When talking about container ship size, the trend is “The bigger, the better”. That seems to be the thinking of the largest shipping lines, which nowadays count on their fleets with 19,000 TEU’s vessels. However, even if mega container ships are a big deal for the maritime transport, some experts assure that the benefits come with huge risks.
Fact: The size of container ships has increased 80% in the last 10 years. (Source: Allianz, 2015)
A recent example of these risks was the one described by the Captain George H. Livingstone. On his article Ultra Containerships: How Big is too Big? Livingstone exposes that an extreme size leads to extreme risks. He introduces the case of the recent grounding of the Ultra Large Container Vessel “CSCL Indian Ocean” (19,000 TEU’s) on the Elbe River last march.
The containership of 184,320 ton had a hard grounding when travelling from Felixstowe to Hamburg. 12 tugboats working full time were necessary to refloat the ship. Fortunately, there was no significant loss of life, material damage or environmental contamination.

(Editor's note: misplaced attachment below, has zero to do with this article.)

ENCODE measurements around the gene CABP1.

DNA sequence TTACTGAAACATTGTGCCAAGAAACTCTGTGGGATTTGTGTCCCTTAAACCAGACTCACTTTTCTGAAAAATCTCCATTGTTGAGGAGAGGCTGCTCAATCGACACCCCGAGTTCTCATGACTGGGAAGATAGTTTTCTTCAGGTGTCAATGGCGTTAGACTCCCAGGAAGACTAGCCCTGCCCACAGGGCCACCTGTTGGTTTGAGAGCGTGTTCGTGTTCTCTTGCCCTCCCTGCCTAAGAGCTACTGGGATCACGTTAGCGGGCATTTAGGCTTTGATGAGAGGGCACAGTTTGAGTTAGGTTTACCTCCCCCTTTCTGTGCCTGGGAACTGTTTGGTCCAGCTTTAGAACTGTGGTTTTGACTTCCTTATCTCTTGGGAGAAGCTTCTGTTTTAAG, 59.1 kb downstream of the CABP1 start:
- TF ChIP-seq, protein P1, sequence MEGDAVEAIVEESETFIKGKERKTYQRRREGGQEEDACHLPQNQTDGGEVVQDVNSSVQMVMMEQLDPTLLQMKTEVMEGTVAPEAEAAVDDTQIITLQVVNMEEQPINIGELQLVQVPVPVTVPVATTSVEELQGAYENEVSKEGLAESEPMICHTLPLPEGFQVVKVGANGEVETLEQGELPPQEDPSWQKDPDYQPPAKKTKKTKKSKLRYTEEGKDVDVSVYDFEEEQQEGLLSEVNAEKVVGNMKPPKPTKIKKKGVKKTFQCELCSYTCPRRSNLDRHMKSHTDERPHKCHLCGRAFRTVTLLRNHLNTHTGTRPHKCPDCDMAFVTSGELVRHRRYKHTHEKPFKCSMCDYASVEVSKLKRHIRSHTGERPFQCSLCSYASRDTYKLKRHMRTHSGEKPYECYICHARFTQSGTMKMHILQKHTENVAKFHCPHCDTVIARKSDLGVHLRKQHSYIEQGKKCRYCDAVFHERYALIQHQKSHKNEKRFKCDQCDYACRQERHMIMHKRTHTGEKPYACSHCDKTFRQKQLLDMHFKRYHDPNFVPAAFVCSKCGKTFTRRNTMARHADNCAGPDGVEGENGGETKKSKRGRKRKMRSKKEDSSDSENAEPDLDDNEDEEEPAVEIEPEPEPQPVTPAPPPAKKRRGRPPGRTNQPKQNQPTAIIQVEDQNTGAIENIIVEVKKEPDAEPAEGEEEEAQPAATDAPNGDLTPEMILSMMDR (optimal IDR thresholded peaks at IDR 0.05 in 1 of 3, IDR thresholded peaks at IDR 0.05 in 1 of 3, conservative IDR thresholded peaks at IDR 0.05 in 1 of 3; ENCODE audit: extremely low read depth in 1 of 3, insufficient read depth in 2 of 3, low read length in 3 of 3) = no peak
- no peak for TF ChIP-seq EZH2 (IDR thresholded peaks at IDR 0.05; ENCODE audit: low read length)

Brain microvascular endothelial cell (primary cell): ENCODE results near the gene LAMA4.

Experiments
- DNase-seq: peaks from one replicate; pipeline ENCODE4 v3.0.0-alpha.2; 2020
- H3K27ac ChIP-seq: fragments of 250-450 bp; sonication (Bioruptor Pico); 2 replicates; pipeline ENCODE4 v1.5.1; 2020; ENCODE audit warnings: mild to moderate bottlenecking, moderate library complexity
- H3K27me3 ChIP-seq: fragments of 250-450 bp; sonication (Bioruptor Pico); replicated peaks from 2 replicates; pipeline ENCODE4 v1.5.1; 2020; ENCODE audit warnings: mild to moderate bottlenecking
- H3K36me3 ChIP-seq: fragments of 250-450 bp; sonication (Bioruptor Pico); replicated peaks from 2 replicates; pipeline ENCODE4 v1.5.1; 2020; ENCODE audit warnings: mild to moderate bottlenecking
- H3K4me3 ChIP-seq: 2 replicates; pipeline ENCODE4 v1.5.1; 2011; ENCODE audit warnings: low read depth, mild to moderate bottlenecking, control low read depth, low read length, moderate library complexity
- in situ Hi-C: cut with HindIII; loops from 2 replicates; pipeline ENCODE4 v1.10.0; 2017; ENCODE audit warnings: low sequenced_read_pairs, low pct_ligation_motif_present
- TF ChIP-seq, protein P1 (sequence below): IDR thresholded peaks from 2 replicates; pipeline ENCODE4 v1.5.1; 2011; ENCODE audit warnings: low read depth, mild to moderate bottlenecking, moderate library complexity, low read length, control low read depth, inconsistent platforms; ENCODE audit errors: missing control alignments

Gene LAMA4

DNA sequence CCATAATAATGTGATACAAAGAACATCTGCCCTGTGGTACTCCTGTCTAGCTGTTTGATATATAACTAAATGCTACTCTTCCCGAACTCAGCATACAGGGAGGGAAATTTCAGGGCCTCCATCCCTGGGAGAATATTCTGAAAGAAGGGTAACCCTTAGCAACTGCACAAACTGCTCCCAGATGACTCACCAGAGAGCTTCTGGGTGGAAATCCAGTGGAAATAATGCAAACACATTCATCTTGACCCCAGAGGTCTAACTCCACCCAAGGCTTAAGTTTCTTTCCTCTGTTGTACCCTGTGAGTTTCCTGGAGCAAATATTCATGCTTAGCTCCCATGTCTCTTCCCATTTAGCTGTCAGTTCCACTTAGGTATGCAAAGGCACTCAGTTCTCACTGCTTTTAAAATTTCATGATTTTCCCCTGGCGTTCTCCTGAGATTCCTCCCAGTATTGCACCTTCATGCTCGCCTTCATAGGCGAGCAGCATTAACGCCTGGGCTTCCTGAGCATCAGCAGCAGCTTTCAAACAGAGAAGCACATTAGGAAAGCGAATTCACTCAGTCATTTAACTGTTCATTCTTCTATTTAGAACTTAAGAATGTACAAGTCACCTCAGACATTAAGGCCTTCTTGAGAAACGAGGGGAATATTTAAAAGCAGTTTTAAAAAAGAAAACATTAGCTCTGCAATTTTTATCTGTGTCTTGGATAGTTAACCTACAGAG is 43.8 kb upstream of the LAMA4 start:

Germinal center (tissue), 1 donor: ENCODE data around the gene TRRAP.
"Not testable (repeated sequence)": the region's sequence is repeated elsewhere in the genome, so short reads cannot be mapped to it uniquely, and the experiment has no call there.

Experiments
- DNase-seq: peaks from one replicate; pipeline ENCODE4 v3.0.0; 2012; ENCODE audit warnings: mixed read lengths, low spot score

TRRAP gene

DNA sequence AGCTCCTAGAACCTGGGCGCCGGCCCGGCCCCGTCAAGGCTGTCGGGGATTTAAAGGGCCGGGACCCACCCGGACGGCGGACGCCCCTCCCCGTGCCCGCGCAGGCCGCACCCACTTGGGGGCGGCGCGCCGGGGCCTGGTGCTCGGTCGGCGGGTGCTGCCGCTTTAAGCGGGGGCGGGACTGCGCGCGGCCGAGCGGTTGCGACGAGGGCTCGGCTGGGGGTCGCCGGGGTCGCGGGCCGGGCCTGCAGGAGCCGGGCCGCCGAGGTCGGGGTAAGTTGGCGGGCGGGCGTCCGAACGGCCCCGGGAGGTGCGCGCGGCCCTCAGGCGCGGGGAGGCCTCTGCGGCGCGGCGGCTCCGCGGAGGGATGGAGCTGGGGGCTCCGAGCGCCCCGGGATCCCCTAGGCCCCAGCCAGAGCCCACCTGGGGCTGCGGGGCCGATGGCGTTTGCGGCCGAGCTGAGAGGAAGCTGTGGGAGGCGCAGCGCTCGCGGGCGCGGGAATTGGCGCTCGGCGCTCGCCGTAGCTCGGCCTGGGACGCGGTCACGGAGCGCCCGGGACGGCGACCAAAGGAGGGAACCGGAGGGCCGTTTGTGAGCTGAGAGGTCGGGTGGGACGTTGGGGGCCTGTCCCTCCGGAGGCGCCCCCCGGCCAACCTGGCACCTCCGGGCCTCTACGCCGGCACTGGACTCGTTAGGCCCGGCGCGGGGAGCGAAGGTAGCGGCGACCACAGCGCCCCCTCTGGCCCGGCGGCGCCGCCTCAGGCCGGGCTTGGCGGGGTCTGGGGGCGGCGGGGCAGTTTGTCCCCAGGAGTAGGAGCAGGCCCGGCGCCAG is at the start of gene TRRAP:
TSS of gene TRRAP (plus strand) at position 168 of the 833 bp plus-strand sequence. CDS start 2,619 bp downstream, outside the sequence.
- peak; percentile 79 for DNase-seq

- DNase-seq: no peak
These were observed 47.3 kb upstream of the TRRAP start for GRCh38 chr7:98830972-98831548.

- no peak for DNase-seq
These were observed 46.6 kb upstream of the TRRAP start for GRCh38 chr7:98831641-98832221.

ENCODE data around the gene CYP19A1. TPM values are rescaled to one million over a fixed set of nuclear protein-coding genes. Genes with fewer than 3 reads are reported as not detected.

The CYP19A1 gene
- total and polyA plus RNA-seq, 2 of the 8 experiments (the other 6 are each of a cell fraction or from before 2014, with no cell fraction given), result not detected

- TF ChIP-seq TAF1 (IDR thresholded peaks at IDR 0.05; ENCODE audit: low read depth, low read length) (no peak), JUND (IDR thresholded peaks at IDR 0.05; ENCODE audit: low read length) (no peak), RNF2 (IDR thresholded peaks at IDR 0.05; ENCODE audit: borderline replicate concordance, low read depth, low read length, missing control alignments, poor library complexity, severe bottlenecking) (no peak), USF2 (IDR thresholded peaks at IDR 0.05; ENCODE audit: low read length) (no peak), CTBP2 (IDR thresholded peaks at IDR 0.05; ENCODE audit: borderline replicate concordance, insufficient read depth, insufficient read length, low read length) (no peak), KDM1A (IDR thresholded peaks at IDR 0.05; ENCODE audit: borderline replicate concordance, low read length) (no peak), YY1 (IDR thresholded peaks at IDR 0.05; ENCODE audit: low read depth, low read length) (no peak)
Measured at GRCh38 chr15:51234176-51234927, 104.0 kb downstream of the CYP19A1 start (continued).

The financial services company Allianz headquartered in Munich, said on its 2015 “Safety and Shipping Review” the maritime industry should be ready to face a loss exceeding $1 billion in future featuring a container vessel. Beyond the economic issues, the environmental and business implications could be outrageous.
The German company explained that the risks increase when considering that only a few ports are in proper conditions to operate with this mega vessels, concentrating the traffic and the possibilities of a disaster as well.
Despite these alarming facts, the race for the mega container ships is not close to the end. According to The Organisation for Economic Co-operation and Development (OECD) the first container ships with a 21,000 capacity are expected for 2017, and the ones with a 24,000 TEU’s capacity would be ready for 2020.
Are you a fan of the mega vessel trend? Do you agree with an implementation of a cap for containerships sizes?